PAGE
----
single species S. entellus has a head and body length
of 410-780 mm and tail length of 690-1,080 mm. Weights range
between 5.4-23.6 kg. Coloration of S. entellus is gray,
brown or buff with yellowish, white, or orange-white underparts
and crown. There is a prominent brow ridge and the fur grows
downward over the brow, whorling at the front of the head and
then back over the crown. Newborn langurs are blackish brown.
S. entellus is adaptable to a variety of environments and
elevations. Habitats include desert edge, wet tropical forest,
and alpine scrub, from sea level to 4,000 meters. It is extremely
agile when traveling through trees, but adapts easily to areas
where trees are scarce, walking or running on the ground using
all four feet. Horizontal leaps of 3-5 meters are achieved easily
in the trees and up to 13 meters can be covered with some loss
of height. S. entellus is primarily vegetarian, as are
other langurs, and forages in the early morning and later afternoon.
Sleeping is done during midday. Leaves make up the major part
of the langur’s diet, but fruits, flowers, and cultivated
crops are also eaten when available.
Social groups have one of two structures: all male groups consisting
of 2-32 individuals which include adults, subadults and a few
juveniles, and heterosexual groups which may have only one adult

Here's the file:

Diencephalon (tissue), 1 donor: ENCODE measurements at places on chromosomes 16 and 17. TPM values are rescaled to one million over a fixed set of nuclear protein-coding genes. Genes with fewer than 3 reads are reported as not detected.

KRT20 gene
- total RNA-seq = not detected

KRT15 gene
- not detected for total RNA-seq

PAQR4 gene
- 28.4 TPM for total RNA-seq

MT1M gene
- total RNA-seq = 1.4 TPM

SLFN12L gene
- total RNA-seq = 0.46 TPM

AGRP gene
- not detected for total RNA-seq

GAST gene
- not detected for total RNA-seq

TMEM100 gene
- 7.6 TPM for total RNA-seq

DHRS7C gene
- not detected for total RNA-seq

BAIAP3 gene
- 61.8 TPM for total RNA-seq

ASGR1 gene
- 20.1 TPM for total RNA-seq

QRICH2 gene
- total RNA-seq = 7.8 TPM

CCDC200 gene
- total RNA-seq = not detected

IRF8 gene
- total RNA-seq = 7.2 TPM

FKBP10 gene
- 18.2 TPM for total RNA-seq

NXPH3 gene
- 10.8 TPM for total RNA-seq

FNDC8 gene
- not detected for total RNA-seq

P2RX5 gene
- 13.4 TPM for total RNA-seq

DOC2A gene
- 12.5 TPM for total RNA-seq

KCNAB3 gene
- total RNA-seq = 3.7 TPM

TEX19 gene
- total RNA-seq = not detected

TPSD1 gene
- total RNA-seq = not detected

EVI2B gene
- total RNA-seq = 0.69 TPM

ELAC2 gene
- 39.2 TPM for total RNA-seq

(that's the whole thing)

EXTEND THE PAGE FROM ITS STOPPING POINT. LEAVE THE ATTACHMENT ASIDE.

male and average 50125 individuals. There is an exception to
the latter structure. When populations are below carrying capacity
of the environment, there may be more than one adult male present.
Generally the ratio of adult females to adult males in these
groups is 2:1. Dominance hierarchy in all male groups is established
through fighting, and once resolved, intragroup coexistence
can be stabilized. New groups may be formed by younger males
reaching sexual maturity and establishing their own group with
adult females from this same group they are leaving. The dominant
male defends and leads the group. Vocalization seems to be limited
to an early morning booming whoop done in chorus and which is
thought to identify the location of a group. Though primarily
peaceful, males from outside a group have been known to challenge
the leader of a specific group and, if he wins, may kill all
of the infants in his new group. Consequently, the fertile females
are brought into estrus within 2 weeks and the new dominant
male can establish his own lineage.
Births can occur any time of year, but are mostly concentrated
during the dry season in India. In northern India this is April
- May, and December - March in southern India. There is a 24
day estrous cycle and gestation is from 190-210 days. If an
infant is lost, the female may go into estrous again in as soon
as 8 days. Usually there is one offspring, but there is an are
in the Himalayas where twins are frequently produced. Infants
are weaned at about 10-12 months, sexual maturity is reached
at 3-4 years for females and 6-7 years for males. Captive langurs
have been recorded to live beyond age 25.
S. entellus is found in Pakistan and India, lowlands north
of Godavari and Krishna Rivers, south of Ganges.